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The Wisconsin lumberman, devoted to the lumbering interests of the northwest


Northrop, E. B.; Chittenden, H. A., Jr., Editor
The Wisconsin lumberman, devoted to the lumbering interests of the northwest
Volume II. Number 3
Milwaukee, Wisconsin: The Wisconsin Lumberman Publishing Co., June, 1874

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[Cover] The Wisconsin lumberman, devoted to the lumbering interests of the northwest

Principal contents

[Title page] The Wisconsin lumberman

The state of the trade, pp. [unnumbered]-235

Milwaukee lumber merchants and the railroads, p. 235

Manner of piling lumber in England, p. 235

Sound advice from Chicago. The fatal errors of western manufacturers pointed out, pp. 236-237

Scale measurement of hard wood logs, p. 238

At the east, p. 239

Erie, Pa., pp. 239-240

Maine drives, p. 240

A Chicago view of the proposed Williamsport convention. The sentiment of that great community of lumber dealers decidedly against it--alleged jealousy of eastern manufacturers on account of Chicago enterprise--apprehension on the aboilition of the duties on Canada lumber, pp. 240-241

Responsibility of the Wisconsin lumberman, pp. 241-242

Heading and stave business in the west, pp. 242-243

The reciprocity treaty and American lumber interests, pp. 243-244

The Presque Isle iron works, pp. 244-246

The apprehension of a wood famine. What the "poor drives" of this season suggest--the lumber trade of Newark, New Jersey, Sworde, Rob. S. pp. 247-248

The best kind of drummer, p. 248

The boom sheering patent controversy. Argument of Mr. Edward N. Dickerson before the House Committee on Patents--grounds of the opposition of Mr. Levi W. Pond and the Eau Claire Lumber Co. to the proposed repeal of the act of June 10, 1872--an able statement of their side of the case, pp. 249-258

Hard wood machinery. Something for the benfit of the new class of manufactures that are springing up in the northwestern pineries of Wisconsin, and on the line of the Wisconsin Central R. R.--Illustrations of various new machines and the latest improvements upon old ones, pp. 259-264

The pine land market, Lindsley, M. P. p. 264

Timber in Russia, pp. 265-266

Patents and improvements in the lumber trade, p. 266

Minnesota logs and lumber, p. 267

Kiln drying lumber, pp. 267-268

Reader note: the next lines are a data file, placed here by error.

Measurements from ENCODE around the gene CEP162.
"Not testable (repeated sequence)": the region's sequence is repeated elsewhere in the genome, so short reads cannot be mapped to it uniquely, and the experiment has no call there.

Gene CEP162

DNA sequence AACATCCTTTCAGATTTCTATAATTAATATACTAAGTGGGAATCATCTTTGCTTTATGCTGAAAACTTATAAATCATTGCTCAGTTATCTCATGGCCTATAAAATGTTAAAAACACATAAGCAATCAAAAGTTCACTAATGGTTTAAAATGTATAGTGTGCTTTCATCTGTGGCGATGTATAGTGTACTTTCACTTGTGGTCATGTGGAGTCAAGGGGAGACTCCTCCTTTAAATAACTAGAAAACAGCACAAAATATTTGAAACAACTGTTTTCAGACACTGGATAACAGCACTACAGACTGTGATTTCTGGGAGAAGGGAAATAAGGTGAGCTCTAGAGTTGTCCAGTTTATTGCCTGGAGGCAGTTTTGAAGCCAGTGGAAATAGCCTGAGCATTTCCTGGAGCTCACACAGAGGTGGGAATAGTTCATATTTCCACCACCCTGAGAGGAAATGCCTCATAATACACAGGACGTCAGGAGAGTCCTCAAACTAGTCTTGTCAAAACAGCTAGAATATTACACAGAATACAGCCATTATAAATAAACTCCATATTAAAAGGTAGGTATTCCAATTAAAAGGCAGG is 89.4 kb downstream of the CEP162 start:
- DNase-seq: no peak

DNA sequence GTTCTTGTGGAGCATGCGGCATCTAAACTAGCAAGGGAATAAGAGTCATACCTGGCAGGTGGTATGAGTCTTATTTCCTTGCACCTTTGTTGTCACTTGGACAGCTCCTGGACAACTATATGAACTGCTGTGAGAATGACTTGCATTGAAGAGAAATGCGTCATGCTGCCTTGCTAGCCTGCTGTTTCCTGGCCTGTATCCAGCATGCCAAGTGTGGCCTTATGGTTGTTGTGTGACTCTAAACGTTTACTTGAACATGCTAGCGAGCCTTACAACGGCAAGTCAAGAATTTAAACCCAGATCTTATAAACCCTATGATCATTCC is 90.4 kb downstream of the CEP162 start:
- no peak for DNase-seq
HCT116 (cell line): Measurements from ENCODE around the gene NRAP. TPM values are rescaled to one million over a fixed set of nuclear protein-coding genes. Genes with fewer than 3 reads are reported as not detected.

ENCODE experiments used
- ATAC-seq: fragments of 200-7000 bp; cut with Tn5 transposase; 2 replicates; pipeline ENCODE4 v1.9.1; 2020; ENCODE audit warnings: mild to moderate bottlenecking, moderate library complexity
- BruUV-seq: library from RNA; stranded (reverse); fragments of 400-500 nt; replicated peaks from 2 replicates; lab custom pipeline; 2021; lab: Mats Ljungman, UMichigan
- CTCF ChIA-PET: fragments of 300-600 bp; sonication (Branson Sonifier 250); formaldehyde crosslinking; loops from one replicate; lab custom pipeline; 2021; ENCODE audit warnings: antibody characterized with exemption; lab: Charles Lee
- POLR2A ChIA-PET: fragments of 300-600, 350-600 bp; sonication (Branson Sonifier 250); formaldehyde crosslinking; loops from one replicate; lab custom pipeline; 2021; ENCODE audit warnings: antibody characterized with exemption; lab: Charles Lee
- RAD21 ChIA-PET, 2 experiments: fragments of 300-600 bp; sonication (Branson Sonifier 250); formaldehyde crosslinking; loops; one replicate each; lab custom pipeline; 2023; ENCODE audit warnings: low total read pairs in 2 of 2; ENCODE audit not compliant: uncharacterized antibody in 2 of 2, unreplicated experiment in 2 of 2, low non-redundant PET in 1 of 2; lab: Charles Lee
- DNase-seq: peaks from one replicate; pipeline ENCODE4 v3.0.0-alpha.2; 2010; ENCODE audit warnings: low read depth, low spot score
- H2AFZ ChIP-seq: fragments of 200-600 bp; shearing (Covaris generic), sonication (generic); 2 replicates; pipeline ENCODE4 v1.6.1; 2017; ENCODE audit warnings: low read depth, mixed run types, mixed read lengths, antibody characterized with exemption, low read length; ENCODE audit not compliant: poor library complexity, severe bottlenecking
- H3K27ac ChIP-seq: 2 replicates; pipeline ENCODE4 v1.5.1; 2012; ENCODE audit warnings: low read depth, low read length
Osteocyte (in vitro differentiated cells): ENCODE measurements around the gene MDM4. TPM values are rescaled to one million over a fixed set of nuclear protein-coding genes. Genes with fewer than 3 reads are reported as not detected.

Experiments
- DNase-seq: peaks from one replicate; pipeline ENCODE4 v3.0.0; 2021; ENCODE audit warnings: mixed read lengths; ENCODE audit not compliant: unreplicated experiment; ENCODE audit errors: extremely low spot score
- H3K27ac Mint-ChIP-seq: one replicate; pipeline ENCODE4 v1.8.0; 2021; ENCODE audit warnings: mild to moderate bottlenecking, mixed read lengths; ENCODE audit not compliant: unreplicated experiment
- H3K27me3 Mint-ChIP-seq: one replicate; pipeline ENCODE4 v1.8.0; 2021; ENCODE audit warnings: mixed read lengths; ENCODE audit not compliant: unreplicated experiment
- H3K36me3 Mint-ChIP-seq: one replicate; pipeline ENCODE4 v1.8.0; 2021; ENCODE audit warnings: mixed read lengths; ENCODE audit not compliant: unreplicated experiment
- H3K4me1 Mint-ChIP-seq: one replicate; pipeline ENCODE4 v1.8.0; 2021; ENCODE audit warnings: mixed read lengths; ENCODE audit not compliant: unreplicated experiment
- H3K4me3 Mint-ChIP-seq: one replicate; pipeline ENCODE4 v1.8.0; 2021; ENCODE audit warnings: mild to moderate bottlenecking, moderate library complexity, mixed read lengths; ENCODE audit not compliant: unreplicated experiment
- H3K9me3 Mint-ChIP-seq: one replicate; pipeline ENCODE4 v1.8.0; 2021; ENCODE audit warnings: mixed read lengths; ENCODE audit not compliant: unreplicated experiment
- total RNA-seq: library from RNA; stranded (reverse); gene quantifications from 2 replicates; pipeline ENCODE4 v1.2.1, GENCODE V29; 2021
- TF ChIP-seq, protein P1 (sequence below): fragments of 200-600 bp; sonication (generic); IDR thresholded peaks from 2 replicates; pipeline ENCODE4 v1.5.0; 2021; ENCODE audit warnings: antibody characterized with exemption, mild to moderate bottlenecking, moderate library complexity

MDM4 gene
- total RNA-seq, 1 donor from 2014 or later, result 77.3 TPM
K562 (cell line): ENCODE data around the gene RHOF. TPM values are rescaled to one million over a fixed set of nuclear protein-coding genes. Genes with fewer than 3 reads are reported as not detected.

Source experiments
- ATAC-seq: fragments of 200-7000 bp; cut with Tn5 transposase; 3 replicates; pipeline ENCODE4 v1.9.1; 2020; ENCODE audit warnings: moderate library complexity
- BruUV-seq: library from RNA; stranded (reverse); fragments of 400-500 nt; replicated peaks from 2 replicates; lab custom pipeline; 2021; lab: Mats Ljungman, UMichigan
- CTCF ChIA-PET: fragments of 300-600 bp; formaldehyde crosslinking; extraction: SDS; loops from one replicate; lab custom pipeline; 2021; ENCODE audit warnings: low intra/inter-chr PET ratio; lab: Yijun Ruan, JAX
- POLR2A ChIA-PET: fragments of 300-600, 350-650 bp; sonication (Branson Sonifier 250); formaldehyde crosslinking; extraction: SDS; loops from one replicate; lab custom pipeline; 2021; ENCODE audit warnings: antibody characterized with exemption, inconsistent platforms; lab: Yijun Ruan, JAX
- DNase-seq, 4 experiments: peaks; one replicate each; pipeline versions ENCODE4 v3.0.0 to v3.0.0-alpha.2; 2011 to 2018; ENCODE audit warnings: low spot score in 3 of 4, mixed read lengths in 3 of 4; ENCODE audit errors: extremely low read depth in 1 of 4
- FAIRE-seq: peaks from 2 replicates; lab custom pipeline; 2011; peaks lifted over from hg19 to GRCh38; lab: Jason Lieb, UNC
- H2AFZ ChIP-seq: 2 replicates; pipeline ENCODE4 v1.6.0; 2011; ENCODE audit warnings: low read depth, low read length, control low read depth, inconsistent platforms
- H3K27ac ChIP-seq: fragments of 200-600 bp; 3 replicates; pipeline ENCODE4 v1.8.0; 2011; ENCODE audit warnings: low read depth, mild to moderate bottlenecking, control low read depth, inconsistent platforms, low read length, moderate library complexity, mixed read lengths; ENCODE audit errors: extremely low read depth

All about boiler explosions. Acts which every mill man ought to know--the literature and the science of the subject, pp. 269-271

Pine River drive, p. 271

Canada lumber, p. 272

A haunted saw mill, p. 272

New steam saw mill at Alma, Wis., p. 273

Muskegon lumbering, p. 273

Sorting of lumber. The growing necessity for sorting lumber--a few hints upon the subject, p. 274

How to regulate the speed of an engine, p. 274

The proposed international convention. What eastern and southern manufacturers think of it--their responses to the call of the Boston lumber trade, pp. 275-278

The lumber trade of Tonawanda, p. 278

Growth of lumber interests on the Connecticut River, pp. 278-279

Invitation to lumbermen. Action of the West Branch Lumberman's Exchange--the manufacturers of Williamsport, Pa. invite the lumbermen of the country to meet in convention at that place, Prior, Wm. Randall p. 279

Appropriations for Wisconsin rivers and harbors, pp. 279-280

Tests of the strength of pine, p. 280

Logs around Evart, p. 280

Lumber trade of Buffalo, pp. 281-283

Ancient trees, p. 283

Gov. Washburn's great flouring mill at Minneapolis, p. 284

Saws and saw mills, pp. 285-286

The lumber trade of Darien, pp. 286-287

Preservation of wood, pp. 287-288

Running a raft, p. 288

The lumber trade of Milwaukee. What W. J. Langston has to say about the lumber trade of Milwaukee in the sixteenth annual report of the chamber of commerce, p. 289

Chippewa River survey, pp. 290-291

Michigan lumber. Continued dullness of the market--shipments from the Saginaws and elsewhere, p. 291

The bane of pine land owners. Michigan threatened with another season of forest fires--serious damage on several leading railroad lines--one million feet of lumber burned on the state road, pp. 292-295

Uniformity of inspection, pp. 295-296

Terrible accident on the upper Wolf. Four men drowned and another has his arm broken, p. 296

The markets, pp. 297-302

Incombustible wood for ships and houses, p. 302

[Advertisements], pp. 303-[322]

Lumbermen's register, pp. 323-344 ff.

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